Cyber Corner by Keno Ogbo

A case study on how social media gets your voice heard

One thing I have come to appreciate in life is that there are many more listeners than speakers in the world, and somebody out there needs to hear your voice. There is a popular saying that goes ‘Evil flourishes when good people do nothing’ or, as I paraphrase, ‘…when good people are silent’. If you have a message, it is important to put your head above the parapet and speak up in faith, using the tools and strategies that are available.

On November 23, I decided to start a campaign in my loft room, out of a simple conviction that Africa had been portrayed wrongly in a song. This led to media exposure, networking with like-minded people, and being able to share other people’s stories to an audience.

This simple case study shows what can be possible when you put your conviction into action, and the question to you in 2015 is: Will you let your voice be heard?


WeKnowitsChristmas was created in response to the recently released Band Aid 30 song, which had lyrics that were criticised in the Media.  I felt that people could not see beyond Africa as a place of need. Despite the professional, intelligent people coming out of the continent – and playing key roles on the international scene – all some people could see were charity videos that hinged on income-raising activities by showing these negative images of Africa.


Our aim was simple: to get images/stories and videos that depicted beauty, hope and good in Africa. We were then going to share these stories, and ask for donations for the DEC appeal and Doctors Without Borders.

The best place to start a campaign that will gain attention is a good website. By ‘good’, we mean: Clear focus, Great copy, Concise content, Responsive design, Great images, Easy to read and navigate. It was built in two days, using Foundation Zurb, a responsive framework. We opted for a simple look with a strong message and minimal navigation, so a quick look on the home page and people would understand exactly what we were about.

Our next step was to collaborate. It is key to work with people who share the same vision, and to connect with people who felt exactly how we felt. We used Google Search to identify people who had written about the Band Aid 30 lyrics, and connected with them online using social media. The campaign did not depend on creating our own content, but rather on collaborating and sharing other people’s content, thus raising awareness of their activities, while being a distribution platform for positive content from Africa.


Within a week, we had been interviewed by the BBC World Service and contacted by a BBC TV programme. We were then interviewed by Radio France Internationale, and had an article featured in The Voice newspaper. According to Facebook figures, in less than a month, posts were served to over 40,000 people, and had over 200 comments and 50 shares.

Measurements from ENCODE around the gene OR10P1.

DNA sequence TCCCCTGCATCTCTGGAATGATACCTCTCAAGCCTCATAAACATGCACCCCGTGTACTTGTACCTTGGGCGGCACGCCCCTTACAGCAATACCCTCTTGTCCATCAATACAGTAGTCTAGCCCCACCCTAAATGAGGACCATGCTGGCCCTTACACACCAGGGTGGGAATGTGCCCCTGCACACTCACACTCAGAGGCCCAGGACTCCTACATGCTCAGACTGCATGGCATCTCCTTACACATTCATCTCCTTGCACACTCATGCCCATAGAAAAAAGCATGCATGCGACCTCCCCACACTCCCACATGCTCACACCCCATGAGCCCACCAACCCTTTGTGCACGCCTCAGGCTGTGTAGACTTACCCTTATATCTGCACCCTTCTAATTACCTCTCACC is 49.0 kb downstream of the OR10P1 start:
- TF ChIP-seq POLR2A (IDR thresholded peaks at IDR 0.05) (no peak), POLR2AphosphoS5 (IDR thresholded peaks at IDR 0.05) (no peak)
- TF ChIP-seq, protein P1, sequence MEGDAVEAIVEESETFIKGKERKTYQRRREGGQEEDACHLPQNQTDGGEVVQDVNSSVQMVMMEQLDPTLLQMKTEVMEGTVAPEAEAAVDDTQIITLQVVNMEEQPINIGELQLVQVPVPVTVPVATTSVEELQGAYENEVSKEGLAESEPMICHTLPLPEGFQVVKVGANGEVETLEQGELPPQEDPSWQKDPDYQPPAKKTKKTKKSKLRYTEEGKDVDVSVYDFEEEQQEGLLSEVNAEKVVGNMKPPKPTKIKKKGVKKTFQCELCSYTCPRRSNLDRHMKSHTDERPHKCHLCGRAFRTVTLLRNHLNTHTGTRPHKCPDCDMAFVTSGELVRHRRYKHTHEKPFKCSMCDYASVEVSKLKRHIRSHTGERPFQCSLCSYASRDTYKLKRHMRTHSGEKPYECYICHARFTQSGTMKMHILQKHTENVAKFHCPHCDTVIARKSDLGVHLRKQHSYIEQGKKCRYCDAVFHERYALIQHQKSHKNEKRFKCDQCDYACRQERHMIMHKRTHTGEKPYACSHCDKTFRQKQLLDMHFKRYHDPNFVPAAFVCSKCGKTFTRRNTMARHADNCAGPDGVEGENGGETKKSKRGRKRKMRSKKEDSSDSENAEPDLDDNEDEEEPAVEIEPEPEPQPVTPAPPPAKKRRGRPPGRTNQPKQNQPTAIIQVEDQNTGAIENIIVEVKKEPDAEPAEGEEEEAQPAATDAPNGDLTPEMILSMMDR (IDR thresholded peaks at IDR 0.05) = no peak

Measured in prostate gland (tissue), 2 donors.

• The name we chose made sense
  • Use of hashtags on Twitter and Facebook
  • Retweeting relevant tweets brought us to people’s attention
  • Some journalists retweeted our tweets
  • Using graphics attracted more attention
  • Having the website as a background source of information means people could easily check us out
  • Having our website perceived as credible – a journalist asked how long our organisation had been active, even though we were only two weeks old
  • Positive slant on a topic that had attracted controversy
  • We were raising funds, not criticising a song or person


Website: Having a well-built website improves your credibility and creates a one stop point for all your news and information.

Google Search: Learning how to use Google Search effectively aids your research and connects you with a key network of like-minded people.

Facebook: Social media is a free, easy way to spread your message. Be prepared to use paid advertising for your Facebook page, and ask your network to promote your message. Participate in like-minded groups to increase your reach.

Twitter: We attribute most of our media exposure to Twitter, as people retweeted our messages, and various media agencies found it easy to contact us on Twitter. Follow the right people and engage in conversations.

E-newsletters: We sent our e-newsletters to our database, and this helped bring people to our website and our social media pages. Using other e-newsletter distribution platforms also helps to spread your message.

PR: Never underestimate the power of a well-written press release and PR contact. Our campaign was published in The Voice newspaper, and led to discussions and comments on The Voice Facebook page.

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